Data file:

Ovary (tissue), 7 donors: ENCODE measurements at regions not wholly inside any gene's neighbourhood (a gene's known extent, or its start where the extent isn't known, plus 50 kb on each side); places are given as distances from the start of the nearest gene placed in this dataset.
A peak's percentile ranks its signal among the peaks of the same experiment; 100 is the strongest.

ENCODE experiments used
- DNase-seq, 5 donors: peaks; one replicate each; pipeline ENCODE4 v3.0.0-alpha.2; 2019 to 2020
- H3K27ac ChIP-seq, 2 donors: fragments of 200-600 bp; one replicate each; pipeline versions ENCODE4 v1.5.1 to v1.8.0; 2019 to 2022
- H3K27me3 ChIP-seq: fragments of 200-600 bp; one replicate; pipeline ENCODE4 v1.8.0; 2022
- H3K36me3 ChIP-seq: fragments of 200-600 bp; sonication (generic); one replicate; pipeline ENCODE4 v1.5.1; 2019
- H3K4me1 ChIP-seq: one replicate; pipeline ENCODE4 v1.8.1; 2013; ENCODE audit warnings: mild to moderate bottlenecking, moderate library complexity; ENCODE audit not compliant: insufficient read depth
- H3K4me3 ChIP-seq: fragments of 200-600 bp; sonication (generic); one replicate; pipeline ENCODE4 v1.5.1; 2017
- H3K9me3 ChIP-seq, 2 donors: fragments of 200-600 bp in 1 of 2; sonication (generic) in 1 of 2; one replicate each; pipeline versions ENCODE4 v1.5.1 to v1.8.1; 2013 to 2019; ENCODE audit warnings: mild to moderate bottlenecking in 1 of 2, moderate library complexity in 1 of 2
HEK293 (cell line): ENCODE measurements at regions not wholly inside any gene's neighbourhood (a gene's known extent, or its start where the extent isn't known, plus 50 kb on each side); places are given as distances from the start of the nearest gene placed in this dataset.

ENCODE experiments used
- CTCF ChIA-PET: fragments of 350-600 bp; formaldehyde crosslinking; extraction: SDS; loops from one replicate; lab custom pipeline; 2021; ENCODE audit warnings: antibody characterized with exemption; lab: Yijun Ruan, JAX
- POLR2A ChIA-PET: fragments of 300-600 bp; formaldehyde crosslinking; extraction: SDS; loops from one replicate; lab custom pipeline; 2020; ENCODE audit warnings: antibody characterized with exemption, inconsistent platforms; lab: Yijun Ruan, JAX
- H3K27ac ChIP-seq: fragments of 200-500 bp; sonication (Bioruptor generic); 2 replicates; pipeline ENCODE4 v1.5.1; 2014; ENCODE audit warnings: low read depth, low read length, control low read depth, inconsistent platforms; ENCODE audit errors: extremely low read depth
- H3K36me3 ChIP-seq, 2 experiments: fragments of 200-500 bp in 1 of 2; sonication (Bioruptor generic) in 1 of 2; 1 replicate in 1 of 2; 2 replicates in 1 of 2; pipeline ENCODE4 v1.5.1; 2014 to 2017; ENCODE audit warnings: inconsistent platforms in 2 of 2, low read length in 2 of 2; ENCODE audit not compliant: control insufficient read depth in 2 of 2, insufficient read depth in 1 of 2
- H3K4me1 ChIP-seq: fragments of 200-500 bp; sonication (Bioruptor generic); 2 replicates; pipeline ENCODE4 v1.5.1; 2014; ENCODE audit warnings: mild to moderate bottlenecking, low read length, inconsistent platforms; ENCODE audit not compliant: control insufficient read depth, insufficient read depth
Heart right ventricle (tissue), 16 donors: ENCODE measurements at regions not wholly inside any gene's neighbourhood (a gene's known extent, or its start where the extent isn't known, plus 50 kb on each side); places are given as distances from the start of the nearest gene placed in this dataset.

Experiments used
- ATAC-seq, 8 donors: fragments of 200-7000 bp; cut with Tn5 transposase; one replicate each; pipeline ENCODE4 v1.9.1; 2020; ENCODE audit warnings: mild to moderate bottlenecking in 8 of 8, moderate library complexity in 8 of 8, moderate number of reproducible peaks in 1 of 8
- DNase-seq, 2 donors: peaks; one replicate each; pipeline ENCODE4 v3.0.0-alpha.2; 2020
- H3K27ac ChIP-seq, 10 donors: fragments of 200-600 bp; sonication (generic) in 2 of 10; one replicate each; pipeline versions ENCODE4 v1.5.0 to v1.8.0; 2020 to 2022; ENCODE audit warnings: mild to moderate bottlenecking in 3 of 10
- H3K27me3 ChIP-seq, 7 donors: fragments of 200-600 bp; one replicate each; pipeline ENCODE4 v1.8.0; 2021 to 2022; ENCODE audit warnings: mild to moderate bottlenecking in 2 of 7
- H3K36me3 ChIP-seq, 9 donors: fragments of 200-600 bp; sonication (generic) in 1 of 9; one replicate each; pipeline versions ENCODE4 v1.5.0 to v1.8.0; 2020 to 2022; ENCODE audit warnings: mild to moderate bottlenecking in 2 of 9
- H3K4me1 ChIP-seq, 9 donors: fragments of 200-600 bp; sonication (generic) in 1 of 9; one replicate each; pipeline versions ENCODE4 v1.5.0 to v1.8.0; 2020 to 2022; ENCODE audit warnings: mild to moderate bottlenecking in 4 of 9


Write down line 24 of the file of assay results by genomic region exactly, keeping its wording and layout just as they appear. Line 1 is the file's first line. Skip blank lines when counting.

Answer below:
- H3K36me3 ChIP-seq, 9 donors: fragments of 200-600 bp; sonication (generic) in 1 of 9; one replicate each; pipeline versions ENCODE4 v1.5.0 to v1.8.0; 2020 to 2022; ENCODE audit warnings: mild to moderate bottlenecking in 2 of 9